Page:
The Disabilities Trust is pleased to share that following a meeting with Victoria Atkins MP, Minister for Safeguarding, all prisoners in England will be screened for Acquired Brain Injury (ABI) sustained through domestic abuse from April 2021.

This follows five years of research from The Disabilities Trust which showed nearly half of men (47%) in HMP Leeds and nearly two-thirds of women (64%) at HMP Drake Hall had a history of traumatic brain injury (TBI). From the women supported through our brain injury service at HMP Drake Hall, 62% reported they had sustained their brain injury through domestic violence.

Whilst the physical symptoms may be obvious, brain injuries can also result in behavioural, cognitive and emotional consequences, which can be considered “hidden” but nevertheless can affect someone for the rest of their lives. Some of these symptoms include poor memory, lack of concentration or difficulties multi-tasking, poor impulsive control, aggression, irritability, but also mental health difficulties such as anxiety and depression. The early identification of an injury could help those working within the prison estate to better support men and women to manage these symptoms, whilst helping them engage with rehabilitation programmes and services designed to help prevent reoffending.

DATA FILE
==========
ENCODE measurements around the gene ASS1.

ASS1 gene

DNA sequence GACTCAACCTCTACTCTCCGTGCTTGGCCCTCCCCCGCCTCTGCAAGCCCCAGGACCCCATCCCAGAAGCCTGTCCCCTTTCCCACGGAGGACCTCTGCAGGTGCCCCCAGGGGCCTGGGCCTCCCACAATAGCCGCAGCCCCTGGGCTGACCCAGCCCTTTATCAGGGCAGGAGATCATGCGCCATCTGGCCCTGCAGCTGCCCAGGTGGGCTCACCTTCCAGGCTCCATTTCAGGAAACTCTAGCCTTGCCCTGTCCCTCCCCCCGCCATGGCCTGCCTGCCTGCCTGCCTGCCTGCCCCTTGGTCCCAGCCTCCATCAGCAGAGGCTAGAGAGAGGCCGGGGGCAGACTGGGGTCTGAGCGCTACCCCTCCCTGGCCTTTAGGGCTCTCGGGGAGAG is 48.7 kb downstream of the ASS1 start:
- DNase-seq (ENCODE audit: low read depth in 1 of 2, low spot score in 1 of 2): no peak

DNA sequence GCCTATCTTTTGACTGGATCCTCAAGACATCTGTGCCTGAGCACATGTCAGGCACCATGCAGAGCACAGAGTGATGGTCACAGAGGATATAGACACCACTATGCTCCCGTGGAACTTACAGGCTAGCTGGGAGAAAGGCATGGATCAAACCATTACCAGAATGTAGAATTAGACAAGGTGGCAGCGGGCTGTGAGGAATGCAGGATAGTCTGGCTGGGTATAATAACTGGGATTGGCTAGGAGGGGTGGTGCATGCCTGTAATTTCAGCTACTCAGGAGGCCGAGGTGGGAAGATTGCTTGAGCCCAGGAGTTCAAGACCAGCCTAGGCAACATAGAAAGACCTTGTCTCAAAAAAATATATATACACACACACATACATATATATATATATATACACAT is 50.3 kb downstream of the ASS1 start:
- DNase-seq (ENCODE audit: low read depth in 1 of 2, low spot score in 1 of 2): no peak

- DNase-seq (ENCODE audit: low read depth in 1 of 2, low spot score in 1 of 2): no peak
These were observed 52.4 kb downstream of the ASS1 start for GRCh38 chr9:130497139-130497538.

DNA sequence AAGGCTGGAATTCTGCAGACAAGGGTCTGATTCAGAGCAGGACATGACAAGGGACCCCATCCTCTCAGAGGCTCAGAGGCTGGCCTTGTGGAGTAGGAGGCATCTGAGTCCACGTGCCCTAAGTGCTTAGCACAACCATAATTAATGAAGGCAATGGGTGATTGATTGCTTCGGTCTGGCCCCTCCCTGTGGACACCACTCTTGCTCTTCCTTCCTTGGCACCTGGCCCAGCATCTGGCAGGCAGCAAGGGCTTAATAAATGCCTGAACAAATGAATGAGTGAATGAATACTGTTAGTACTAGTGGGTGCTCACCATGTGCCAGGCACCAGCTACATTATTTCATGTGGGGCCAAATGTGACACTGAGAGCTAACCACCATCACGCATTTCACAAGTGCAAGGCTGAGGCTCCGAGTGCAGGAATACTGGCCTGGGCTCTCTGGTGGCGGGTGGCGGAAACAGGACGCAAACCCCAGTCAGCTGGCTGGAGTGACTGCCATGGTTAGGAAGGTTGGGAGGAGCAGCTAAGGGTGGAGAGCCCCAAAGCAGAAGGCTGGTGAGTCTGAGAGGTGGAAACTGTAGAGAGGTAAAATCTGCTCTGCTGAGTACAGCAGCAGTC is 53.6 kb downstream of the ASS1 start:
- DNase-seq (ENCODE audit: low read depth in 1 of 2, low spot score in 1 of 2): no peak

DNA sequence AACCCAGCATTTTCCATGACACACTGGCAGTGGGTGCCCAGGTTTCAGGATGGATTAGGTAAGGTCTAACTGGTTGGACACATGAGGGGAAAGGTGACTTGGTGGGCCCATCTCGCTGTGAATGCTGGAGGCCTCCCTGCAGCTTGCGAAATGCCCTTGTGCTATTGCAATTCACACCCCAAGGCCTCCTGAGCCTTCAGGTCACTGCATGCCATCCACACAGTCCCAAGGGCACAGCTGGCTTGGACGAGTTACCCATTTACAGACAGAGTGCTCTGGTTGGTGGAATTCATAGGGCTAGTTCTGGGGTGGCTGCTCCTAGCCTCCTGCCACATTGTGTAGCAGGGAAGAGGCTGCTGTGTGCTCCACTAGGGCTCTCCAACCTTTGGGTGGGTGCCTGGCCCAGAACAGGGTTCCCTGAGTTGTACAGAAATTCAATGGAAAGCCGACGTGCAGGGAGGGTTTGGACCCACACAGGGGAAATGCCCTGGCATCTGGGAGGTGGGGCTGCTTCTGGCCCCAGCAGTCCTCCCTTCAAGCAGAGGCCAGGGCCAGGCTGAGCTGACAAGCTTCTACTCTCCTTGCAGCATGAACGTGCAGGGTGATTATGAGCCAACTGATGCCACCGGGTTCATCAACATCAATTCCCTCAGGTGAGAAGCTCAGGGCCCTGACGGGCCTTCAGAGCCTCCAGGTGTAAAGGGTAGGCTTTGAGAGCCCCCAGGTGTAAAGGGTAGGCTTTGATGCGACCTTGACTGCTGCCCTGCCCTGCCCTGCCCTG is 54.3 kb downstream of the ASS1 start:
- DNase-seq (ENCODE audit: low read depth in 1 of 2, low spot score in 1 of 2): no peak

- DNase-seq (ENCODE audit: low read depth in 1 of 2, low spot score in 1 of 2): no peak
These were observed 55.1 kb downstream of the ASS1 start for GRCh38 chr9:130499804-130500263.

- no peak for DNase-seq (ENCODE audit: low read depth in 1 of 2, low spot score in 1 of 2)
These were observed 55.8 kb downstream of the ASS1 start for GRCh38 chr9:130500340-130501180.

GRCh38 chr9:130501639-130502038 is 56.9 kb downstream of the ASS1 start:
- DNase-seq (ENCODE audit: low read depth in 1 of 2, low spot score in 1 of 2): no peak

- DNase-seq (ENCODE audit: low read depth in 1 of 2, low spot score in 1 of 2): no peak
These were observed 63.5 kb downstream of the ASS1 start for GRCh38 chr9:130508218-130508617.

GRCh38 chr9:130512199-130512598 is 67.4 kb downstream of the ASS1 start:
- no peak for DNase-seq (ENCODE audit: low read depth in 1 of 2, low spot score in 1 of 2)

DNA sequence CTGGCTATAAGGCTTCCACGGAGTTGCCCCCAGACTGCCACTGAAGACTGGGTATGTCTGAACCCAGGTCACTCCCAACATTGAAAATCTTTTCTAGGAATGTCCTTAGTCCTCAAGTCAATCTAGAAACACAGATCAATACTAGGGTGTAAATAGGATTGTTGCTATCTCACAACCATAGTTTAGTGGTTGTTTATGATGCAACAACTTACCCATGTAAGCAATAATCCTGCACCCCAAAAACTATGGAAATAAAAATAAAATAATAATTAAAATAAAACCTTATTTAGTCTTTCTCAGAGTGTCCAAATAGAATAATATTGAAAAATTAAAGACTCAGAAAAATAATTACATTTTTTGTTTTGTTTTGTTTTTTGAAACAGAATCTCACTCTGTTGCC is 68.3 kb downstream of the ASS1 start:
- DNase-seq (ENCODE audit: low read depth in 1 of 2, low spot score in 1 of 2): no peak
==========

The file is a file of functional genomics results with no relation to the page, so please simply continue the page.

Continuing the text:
The introduction of the new screening question follows amendments to the Domestic Abuse Bill, informed by The Disabilities Trust research and put forward by Chris Bryant MP, who has long campaigned for recognition of the needs of those with a Brain Injury. Whilst these amendments where not accepted by the Government, Minister Victoria Atkins has committed to this practical step to better address the needs of domestic abuse survivors with a brain injury within the prison estate.